Strong earnings lift stocks but trade fears cap gains and pressure dollar

Strong earnings lift stocks but trade fears cap gains and pressure dollar

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NEW YORK (Reuters) – Stocks around the world edged higher on Friday on robust earnings, with consumer staples results boosting Wall Street, though a trade spat between the United States and China along with tepid U.S. jobs numbers capped gains and weighed on the dollar.

FILE PHOTO: Traders work on the floor of the New York Stock Exchange (NYSE) in New York, U.S., July 16, 2018. REUTERS/Brendan McDermid

U.S. job growth slowed more than expected in July as employment in transportation and utilities fell, but analysts said the numbers didn’t change their expectations for a September interest rate hike.

“With wages and salaries up 2.7 percent, which is consistent with the 2.9 percent annual increase we saw for private sector workers in the June employment cost index report released earlier this week, a third rate hike in September is all but certain,” said Heidi Learner, chief economist at Savills Studley in New York.

Market participants were still focused on an escalating trade dispute between the United States and China, which proposed new tariffs on $60 billion worth of U.S. goods.

The Dow Jones Industrial Average rose 138.7 points, or 0.55 percent, to 25,464.86, the S&P 500 gained 12.72 points, or 0.45 percent, to 2,839.94 and the Nasdaq Composite added 5.90 points, or 0.08 percent, to 7,808.59.

The S&P consumer staples sector rose 1.3 percent and led the gains among major S&P sectors, after getting a boost from Kraft Heinz Co earnings. Kraft Heinz jumped 8.9 percent after beating profit and revenue estimates.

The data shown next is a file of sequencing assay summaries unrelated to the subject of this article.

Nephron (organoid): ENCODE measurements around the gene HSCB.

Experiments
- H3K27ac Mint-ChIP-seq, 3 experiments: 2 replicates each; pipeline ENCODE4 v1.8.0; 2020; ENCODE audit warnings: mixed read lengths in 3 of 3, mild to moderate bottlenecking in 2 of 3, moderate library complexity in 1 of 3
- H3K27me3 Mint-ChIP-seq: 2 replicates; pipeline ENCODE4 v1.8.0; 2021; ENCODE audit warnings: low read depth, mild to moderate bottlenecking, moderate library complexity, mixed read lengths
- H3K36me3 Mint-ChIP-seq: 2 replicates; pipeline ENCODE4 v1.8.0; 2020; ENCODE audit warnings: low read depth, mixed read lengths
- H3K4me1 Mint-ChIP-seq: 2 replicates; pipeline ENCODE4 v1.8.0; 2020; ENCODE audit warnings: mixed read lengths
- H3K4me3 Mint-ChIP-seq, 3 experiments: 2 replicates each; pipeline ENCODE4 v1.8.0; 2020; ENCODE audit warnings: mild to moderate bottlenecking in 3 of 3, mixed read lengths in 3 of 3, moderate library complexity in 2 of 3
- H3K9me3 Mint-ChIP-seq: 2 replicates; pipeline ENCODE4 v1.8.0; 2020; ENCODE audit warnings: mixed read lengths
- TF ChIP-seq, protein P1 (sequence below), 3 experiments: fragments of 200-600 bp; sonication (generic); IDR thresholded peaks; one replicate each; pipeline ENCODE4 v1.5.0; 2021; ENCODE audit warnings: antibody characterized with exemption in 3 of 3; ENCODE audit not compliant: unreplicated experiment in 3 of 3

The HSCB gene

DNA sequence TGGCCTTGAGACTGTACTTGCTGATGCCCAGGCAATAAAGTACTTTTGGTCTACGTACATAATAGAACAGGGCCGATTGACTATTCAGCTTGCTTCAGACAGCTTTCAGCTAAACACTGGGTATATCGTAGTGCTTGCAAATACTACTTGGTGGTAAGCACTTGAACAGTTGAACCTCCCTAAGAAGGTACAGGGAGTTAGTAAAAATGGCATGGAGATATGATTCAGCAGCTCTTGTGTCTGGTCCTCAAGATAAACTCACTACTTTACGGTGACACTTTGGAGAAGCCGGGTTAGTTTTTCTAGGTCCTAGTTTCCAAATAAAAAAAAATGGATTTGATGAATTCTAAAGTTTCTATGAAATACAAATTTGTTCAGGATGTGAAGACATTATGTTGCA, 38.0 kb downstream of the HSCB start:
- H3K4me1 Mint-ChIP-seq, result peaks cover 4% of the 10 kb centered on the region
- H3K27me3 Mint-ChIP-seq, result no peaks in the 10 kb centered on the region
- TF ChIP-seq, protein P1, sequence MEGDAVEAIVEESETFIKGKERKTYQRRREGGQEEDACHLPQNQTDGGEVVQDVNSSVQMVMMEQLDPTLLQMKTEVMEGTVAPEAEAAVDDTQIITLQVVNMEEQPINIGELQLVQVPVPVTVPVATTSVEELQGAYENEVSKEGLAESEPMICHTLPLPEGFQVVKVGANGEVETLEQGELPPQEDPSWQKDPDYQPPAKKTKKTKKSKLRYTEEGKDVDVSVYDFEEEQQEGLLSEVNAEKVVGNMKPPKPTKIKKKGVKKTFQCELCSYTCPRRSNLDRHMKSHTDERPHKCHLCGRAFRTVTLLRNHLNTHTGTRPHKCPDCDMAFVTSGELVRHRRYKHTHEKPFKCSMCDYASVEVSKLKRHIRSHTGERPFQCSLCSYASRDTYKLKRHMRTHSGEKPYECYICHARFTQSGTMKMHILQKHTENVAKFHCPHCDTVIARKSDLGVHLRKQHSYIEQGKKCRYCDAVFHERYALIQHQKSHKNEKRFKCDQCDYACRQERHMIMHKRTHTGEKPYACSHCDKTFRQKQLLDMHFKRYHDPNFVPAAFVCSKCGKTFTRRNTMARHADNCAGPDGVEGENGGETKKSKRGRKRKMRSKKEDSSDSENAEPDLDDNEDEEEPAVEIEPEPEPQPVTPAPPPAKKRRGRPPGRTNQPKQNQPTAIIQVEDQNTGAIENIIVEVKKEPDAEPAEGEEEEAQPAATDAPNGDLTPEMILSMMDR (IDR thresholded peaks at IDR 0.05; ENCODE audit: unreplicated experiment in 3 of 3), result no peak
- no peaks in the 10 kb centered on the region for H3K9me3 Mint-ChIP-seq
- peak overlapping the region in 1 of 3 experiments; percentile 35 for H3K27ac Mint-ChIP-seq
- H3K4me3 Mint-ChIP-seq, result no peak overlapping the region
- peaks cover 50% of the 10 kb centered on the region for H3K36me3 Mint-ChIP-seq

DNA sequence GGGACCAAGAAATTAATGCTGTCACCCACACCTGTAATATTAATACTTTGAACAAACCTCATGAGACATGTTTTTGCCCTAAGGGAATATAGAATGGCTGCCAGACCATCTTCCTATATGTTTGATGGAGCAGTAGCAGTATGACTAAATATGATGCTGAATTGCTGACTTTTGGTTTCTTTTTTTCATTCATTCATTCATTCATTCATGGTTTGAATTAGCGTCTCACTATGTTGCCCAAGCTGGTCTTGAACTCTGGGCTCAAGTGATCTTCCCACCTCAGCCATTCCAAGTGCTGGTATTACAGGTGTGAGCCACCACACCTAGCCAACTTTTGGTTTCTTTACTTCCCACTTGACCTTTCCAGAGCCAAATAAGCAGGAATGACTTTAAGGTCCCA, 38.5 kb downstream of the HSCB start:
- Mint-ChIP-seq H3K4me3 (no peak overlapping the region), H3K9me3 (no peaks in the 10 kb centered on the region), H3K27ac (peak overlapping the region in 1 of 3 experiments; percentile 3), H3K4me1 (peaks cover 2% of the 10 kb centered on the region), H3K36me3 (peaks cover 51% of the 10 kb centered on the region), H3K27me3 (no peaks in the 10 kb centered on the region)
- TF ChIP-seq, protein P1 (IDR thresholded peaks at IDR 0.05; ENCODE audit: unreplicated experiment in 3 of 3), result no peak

A fall in technology companies, such as Google parent Alphabet, which was down 0.6 percent, and Activision Blizzard’s 3.9 percent drop, weighed down the Nasdaq.

Still, for the week, the S&P 500 and the Nasdaq were set to post gains. The Dow was on track to post a weekly loss.

MSCI’s gauge of stocks across the globe gained 0.35 percent, while the pan-European FTSEurofirst 300 index rose 0.67 percent.

FILE PHOTO: The London Stock Exchange Group offices are seen in the City of London, Britain, December 29, 2017. REUTERS/Toby Melville/File Photo

According to Bespoke Investment Group, mentions of tariffs in S&P 500 company earnings reports for the second quarter have more than doubled from the first quarter of this year.

Following news of China’s retaliatory tariffs and the U.S. jobs data, yields on 7-year U.S. Treasury notes led a fall in U.S. government bond yields across maturities.

Benchmark 10-year notes last rose 9/32 in price to yield 2.9543 percent, from 2.986 percent late on Thursday.

The 30-year bond last rose 17/32 in price to yield 3.0934 percent, from 3.121 percent late the previous day.

Italy’s bonds had a volatile day, with yields soaring to eight-week highs early in the day over political tensions, then falling back by the close.

The U.S. dollar slipped against the yuan after the Chinese central bank raised the forward reserve requirement for foreign exchange in a bid to stabilize its currency. The dollar was 0.47 percent lower against the offshore yuan.

“Traders playing chicken against the People’s Bank of China got hit by a truck this morning,” said Karl Schamotta, a strategist at Cambridge Global Payments in Toronto.


The dollar index, which measures the greenback against a basket of six other currencies, was flat on the day at 95.148, after dipping as low as 94.98. The index was up 0.5 percent for the week.

Oil prices edged lower after Thursday’s rally, which was driven by an industry report suggesting U.S. crude stockpiles would soon decline after a surprise rise in the latest week. [O/R]

U.S. crude oil futures settled at $68.49 a barrel, down 0.68 percent. Brent crude futures settled at $73.21, down 0.33 percent.

Additional reporting by Ritvik Carvalho and Abhinav Ramnarayan in LONDON, Asia markets team, and Kate Duguid, Stephen Culp and Saquib Iqbal Ahmed in New York; Editing by Bernadette Baum and James Dalgleish

Our Standards:The Thomson Reuters Trust Principles.

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